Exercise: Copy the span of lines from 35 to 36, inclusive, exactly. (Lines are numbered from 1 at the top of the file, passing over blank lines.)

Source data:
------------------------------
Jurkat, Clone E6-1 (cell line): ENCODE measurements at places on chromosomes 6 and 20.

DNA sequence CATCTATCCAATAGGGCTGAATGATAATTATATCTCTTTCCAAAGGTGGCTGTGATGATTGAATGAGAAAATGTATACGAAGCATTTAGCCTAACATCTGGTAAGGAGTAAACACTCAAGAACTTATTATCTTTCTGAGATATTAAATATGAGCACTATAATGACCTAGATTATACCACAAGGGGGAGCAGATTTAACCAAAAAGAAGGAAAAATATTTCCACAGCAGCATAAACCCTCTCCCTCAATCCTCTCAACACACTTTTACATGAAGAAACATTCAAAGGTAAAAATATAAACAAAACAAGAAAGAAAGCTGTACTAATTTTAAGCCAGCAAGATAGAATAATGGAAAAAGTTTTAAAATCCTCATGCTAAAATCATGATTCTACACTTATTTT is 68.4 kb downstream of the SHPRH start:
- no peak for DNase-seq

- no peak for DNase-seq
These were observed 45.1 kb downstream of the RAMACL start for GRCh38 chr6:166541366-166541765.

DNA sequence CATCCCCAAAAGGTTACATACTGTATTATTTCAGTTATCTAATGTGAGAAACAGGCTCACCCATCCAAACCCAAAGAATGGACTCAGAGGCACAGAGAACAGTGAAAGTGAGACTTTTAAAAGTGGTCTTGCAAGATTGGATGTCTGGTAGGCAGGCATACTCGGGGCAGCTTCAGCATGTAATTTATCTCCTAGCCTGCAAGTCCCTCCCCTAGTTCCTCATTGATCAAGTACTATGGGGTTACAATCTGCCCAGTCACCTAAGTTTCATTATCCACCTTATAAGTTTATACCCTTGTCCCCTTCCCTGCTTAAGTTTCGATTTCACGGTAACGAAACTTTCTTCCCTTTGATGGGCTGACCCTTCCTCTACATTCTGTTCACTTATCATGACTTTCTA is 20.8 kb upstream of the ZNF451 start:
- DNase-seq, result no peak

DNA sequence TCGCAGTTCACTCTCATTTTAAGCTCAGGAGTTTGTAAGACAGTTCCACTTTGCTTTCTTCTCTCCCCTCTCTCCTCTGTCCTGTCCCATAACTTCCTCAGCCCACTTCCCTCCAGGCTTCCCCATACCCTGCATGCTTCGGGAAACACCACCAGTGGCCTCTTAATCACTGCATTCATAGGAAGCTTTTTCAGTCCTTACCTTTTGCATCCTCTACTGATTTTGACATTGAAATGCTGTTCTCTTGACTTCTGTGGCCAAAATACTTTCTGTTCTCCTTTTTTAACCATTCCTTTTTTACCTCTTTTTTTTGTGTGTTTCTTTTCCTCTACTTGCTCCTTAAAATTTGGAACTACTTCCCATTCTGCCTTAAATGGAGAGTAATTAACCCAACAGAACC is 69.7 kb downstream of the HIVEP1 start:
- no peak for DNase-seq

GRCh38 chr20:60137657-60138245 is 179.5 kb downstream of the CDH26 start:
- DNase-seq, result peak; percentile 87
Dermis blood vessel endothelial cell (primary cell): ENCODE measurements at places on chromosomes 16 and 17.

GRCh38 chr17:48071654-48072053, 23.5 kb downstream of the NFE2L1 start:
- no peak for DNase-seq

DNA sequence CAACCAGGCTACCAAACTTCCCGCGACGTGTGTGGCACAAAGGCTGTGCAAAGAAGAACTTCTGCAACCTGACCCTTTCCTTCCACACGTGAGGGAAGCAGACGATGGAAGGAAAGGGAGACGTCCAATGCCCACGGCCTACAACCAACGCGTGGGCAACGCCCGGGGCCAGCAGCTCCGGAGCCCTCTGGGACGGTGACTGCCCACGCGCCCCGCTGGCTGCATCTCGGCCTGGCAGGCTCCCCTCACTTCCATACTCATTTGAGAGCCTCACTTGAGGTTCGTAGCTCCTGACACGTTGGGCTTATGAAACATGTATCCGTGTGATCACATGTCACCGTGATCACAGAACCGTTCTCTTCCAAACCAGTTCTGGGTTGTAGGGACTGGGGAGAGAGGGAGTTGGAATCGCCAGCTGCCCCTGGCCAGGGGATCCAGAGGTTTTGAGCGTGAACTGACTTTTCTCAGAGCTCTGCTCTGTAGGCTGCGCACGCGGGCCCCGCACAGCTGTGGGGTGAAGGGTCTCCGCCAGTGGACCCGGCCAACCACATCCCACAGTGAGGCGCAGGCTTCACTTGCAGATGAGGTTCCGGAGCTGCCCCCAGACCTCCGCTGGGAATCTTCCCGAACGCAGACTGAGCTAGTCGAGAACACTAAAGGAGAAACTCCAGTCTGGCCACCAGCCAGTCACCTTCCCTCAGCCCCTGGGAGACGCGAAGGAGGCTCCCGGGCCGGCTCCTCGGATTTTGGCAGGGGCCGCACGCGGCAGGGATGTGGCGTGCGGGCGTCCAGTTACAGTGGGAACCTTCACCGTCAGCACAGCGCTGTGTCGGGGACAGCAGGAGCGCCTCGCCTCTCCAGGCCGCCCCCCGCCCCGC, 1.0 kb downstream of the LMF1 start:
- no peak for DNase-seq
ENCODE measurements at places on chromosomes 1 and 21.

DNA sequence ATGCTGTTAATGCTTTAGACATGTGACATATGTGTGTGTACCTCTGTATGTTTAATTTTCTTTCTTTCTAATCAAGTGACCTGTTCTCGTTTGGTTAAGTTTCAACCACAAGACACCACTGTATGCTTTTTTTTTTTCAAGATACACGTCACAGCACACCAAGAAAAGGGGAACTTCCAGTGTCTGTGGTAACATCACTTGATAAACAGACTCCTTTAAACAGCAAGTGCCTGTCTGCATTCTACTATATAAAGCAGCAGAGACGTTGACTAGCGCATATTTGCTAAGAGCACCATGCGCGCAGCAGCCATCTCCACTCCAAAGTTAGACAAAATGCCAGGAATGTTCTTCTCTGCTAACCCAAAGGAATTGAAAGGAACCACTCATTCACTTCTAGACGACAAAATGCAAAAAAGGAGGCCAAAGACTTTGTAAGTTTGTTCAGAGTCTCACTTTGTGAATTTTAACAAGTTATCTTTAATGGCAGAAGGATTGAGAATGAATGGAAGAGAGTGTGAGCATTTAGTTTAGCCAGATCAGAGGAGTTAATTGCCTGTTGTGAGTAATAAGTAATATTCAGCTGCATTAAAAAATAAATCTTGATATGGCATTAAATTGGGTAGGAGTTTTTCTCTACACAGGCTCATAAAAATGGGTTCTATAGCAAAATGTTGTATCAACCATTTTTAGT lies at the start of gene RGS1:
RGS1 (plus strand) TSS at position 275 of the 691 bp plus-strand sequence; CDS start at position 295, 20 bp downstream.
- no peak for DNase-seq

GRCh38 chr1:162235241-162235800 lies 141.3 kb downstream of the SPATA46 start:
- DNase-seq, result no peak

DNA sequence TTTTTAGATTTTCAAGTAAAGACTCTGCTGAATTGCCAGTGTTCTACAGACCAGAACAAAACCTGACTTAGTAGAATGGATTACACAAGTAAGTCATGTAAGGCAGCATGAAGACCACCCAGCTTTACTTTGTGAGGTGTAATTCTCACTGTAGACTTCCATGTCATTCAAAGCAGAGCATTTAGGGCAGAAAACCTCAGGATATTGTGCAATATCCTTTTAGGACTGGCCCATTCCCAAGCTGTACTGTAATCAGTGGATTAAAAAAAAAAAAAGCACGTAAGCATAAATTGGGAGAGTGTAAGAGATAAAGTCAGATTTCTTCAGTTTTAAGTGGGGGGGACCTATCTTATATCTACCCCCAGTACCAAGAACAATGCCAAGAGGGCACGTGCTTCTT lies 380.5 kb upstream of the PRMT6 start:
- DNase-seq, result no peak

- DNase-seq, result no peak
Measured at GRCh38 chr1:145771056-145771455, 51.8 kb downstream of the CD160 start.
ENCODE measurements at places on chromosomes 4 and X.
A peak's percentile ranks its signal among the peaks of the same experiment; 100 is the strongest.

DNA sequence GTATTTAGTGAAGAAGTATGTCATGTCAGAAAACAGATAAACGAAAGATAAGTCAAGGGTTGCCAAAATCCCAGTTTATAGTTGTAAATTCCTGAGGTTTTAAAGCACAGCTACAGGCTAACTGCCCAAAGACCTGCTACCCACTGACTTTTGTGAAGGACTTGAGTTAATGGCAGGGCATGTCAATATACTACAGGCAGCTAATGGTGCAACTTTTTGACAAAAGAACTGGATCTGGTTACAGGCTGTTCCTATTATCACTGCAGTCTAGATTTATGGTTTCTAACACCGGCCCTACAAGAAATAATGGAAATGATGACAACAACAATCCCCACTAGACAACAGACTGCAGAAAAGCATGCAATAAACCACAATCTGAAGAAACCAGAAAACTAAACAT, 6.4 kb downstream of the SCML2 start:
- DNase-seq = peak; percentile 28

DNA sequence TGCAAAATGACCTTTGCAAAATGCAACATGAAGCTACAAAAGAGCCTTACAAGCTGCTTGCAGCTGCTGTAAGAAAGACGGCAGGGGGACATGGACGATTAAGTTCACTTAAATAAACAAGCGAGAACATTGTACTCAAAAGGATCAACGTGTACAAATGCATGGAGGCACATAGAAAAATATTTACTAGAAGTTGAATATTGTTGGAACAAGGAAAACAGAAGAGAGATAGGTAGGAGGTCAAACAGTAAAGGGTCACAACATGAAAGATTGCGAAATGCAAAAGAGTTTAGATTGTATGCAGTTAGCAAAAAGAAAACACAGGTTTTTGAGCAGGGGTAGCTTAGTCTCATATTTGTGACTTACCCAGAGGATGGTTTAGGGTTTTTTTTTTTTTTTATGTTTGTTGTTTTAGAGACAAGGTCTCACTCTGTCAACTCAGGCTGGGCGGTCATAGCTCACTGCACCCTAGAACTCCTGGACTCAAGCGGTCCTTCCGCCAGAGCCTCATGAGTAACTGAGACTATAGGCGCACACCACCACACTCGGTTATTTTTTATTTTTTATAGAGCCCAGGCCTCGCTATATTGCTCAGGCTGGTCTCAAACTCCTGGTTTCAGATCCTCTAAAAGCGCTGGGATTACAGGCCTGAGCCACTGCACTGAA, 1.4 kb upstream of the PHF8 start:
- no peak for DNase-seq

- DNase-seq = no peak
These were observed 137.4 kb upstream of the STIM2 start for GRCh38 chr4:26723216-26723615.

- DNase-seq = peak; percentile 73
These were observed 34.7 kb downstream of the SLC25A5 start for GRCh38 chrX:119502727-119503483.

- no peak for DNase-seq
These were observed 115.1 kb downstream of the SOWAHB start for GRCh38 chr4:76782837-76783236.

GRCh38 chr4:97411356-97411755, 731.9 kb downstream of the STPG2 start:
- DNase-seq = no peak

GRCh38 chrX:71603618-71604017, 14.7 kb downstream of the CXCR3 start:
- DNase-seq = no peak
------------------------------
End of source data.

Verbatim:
- DNase-seq = peak; percentile 73
These were observed 34.7 kb downstream of the SLC25A5 start for GRCh38 chrX:119502727-119503483.